After the British royal family announced on Thursday that Queen Elizabeth II was sick, Uju Anya, an associate professor at Carnegie Mellon University, tweeted, “I heard the chief monarch of a thieving raping genocidal empire is finally dying. May her pain be excruciating.”
Anya then went to teach a three-hour graduate seminar, not anticipating what would happen next.
Amazon’s CEO, Jeff Bezos, saw her tweet and responded with a judgment that unleashed a firestorm of criticism against the Nigerian-born academic.
Amazon has donated $2 million to Carnegie Mellon in recent years, and its chief financial officer, Brian Olsavsky, is an alum of the university. The Chronicle asked Carnegie Mellon if the university’s statement was influenced by Bezos’ tweet. A spokesperson said, “There is simply no truth to that assumption.”
After the tweet on Thursday by the world’s second-wealthiest human, Anya’s went viral for a short time before Twitter deleted it. The social-media network classified her comments as “inciting violence” and “targeted harassment,” and locked her out of her account.
Carnegie Mellon condemned Anya’s comments in a statement on Thursday while also defending”free expression”:
Her tweet, Bezos’ response, and the university’s statement generated hundreds of posts on freedom of speech, donor relations, and online harassment.
Anya said in an interview that Bezos had put a target on her, moving millions of his followers to threaten her. “I had to disable the ‘contact me’ button on my website because within half a day there were hundreds of hatred messages,” she said, describing the words as “the most violent you can think of.”
She said she suspects her tweet was singled out because of her identity.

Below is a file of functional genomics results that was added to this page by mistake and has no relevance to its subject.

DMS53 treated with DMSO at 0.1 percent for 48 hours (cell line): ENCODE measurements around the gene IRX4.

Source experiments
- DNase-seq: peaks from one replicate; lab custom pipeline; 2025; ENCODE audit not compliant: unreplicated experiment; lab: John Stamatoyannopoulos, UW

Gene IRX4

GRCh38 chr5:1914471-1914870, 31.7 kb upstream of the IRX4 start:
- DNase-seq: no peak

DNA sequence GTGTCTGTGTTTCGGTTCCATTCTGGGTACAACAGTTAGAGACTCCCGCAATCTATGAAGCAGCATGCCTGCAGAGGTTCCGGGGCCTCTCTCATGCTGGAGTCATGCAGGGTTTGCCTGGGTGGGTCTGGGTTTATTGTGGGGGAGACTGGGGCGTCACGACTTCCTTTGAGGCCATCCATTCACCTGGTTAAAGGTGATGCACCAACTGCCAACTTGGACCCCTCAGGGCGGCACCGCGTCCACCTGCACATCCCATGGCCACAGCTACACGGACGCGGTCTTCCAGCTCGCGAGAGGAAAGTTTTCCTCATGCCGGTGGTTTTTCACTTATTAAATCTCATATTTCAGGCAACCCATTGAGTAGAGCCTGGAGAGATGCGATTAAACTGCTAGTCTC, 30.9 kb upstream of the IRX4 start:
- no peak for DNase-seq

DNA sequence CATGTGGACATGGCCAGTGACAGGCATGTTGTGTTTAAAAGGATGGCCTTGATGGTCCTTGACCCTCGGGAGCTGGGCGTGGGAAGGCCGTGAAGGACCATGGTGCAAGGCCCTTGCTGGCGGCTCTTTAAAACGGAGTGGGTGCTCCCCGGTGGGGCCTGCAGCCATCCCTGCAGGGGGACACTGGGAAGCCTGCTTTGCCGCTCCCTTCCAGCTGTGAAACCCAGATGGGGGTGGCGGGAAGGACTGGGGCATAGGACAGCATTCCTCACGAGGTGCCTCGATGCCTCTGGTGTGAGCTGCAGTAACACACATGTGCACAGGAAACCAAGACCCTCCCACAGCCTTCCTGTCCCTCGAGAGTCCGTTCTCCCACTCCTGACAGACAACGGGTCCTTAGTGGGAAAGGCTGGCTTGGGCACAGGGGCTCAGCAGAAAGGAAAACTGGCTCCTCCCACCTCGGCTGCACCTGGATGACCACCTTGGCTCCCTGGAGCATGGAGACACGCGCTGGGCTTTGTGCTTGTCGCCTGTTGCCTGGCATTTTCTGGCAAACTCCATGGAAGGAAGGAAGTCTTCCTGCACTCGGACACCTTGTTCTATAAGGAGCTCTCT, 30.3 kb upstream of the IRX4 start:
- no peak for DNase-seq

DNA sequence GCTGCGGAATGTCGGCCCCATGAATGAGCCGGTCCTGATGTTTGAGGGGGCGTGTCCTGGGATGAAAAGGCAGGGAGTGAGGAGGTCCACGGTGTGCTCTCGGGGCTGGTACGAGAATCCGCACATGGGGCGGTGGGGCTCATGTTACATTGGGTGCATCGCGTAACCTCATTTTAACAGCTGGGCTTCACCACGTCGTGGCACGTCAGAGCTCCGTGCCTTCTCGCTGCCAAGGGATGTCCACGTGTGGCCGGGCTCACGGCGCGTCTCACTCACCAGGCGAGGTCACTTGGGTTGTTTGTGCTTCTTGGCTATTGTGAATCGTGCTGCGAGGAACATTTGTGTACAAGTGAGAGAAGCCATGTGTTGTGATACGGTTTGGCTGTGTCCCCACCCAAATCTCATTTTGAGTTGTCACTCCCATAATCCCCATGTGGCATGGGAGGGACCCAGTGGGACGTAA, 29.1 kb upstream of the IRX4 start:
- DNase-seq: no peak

“I caught his attention because of who I am. I’m Black, I’m a woman, queer, and left-leaning,” she said. “In addition to that, a couple of weeks back I attended a party where I met Chris Smalls, the Black man who unionized Amazon. I took a picture with him and I tweeted that picture, calling him brilliant and powerful.” She added that she wasn’t suggesting that Bezos has any idea who she is. “But I’m definitely sure the people who are paid to comb Chris Smalls’s name took note that a CMU professor was out socializing and promoting the man who’s making a lot of trouble, fighting worker exploitation.”
For Anya, the Queen’s death represents “the death of an oppressor. Half of the planet was happy and rejoicing. The Irish dancing, the Indians jubilating,” she said.
Anya said she is descended from Nigeria’s Igbo people, who suffered mass casualties as a result of Britain’s role in the Nigerian civil war. “My parents survived, but other family members were not as lucky,” she said.
“‘Colonizer,’ for me, is not an abstract concept or something I read in history books,” Anya said. “It’s my family’s history. A legacy of pain and direct trauma caused by the British ruler.” She added that she doesn’t separate Queen Elizabeth II “from the decisions of the government she supervised.”
Carnegie Mellon recruited her in a wave of hiring following George Floyd’s death in 2020, Anya said. She was hired, she said, because of her work in critical race theory, critical race studies, and decolonization.
Amid the controversy surrounding her tweet, she received support from many colleagues and students across the country, she said, including Carnegie Mellon’s Black Student Union. But Anya said she understands why the university released a statement distancing itself from her words.
“They are running a business. But I also hope they understand where I came from,” she said. “I’m grateful that my university reiterated my right to freedom of speech and expression.”
Timothy Verstynen, an associate professor of psychology at Carnegie Mellon, said that the university should create a social-media policy for the faculty and enforce it consistently.
“As a faculty member, what I found the most frustrating was the inconsistency in which the university decided to make statements about what their employees post on social media,” he said. Verstynen pointed out that earlier this year a Carnegie Mellon staff member posted comments about affirmative action that many found offensive, but it didn’t lead to a statement by the university.
“From my perspective, the university is more interested in image than application of principles. Why did they choose to speak up now?” he asked. “The one time they choose to make a statement about employee social media, it’s to a queer Black woman, not any of the other times that faculty and staff made offensive comments.”